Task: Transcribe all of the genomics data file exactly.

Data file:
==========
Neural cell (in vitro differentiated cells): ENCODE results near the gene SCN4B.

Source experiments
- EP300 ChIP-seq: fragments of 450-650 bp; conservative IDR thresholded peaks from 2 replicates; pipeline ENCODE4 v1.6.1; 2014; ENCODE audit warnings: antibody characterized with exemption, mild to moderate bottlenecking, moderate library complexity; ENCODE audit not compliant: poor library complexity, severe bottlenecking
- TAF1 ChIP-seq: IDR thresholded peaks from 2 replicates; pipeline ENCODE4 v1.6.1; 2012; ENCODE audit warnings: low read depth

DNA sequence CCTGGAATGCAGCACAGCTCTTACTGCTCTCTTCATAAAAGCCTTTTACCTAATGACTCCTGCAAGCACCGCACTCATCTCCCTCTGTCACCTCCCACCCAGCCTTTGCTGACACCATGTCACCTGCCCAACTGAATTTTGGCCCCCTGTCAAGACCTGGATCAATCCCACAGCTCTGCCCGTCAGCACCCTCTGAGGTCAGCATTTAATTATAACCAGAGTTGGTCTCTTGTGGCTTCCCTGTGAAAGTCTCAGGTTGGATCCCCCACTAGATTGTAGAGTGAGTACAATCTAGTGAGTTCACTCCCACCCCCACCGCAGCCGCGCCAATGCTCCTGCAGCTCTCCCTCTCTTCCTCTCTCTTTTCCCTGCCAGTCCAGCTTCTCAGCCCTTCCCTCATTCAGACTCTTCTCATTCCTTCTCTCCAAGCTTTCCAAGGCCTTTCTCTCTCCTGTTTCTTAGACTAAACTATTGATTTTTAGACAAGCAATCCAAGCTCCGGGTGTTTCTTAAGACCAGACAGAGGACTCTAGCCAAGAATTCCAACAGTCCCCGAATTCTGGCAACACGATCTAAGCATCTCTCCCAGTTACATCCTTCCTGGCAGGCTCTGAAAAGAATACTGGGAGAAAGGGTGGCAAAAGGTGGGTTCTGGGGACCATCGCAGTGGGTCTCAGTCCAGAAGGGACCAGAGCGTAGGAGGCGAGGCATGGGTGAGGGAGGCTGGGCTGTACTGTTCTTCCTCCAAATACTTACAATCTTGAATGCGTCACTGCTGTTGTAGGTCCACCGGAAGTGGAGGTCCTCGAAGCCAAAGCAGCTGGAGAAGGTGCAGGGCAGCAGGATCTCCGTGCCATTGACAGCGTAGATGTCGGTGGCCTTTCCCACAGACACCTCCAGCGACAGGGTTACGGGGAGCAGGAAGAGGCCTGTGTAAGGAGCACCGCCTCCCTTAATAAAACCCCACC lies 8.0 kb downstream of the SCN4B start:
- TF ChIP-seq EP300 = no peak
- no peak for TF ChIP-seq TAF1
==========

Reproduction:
Neural cell (in vitro differentiated cells): ENCODE results near the gene SCN4B.

Source experiments
- EP300 ChIP-seq: fragments of 450-650 bp; conservative IDR thresholded peaks from 2 replicates; pipeline ENCODE4 v1.6.1; 2014; ENCODE audit warnings: antibody characterized with exemption, mild to moderate bottlenecking, moderate library complexity; ENCODE audit not compliant: poor library complexity, severe bottlenecking
- TAF1 ChIP-seq: IDR thresholded peaks from 2 replicates; pipeline ENCODE4 v1.6.1; 2012; ENCODE audit warnings: low read depth

DNA sequence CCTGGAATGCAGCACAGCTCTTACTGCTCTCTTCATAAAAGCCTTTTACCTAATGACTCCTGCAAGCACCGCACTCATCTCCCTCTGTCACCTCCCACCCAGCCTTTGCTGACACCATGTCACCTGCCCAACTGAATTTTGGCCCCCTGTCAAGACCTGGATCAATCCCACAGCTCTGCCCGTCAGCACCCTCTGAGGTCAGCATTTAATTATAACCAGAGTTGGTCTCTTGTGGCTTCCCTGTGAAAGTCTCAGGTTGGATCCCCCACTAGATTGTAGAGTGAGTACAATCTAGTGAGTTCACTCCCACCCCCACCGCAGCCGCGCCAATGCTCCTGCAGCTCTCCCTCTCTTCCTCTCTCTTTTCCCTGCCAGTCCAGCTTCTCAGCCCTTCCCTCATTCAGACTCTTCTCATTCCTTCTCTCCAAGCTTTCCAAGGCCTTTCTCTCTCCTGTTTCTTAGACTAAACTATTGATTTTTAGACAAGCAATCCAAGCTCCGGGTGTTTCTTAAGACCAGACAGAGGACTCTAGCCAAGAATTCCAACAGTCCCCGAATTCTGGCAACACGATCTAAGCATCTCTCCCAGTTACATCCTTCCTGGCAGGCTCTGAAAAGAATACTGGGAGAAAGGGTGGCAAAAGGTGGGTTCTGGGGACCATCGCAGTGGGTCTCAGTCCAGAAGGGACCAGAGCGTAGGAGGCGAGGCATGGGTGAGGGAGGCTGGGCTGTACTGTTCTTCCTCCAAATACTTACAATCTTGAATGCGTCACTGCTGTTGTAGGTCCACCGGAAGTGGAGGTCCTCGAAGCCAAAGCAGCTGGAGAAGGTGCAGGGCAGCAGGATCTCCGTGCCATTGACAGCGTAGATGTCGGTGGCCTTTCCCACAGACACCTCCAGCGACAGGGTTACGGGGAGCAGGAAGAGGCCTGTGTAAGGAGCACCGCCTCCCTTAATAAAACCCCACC lies 8.0 kb downstream of the SCN4B start:
- TF ChIP-seq EP300 = no peak
- no peak for TF ChIP-seq TAF1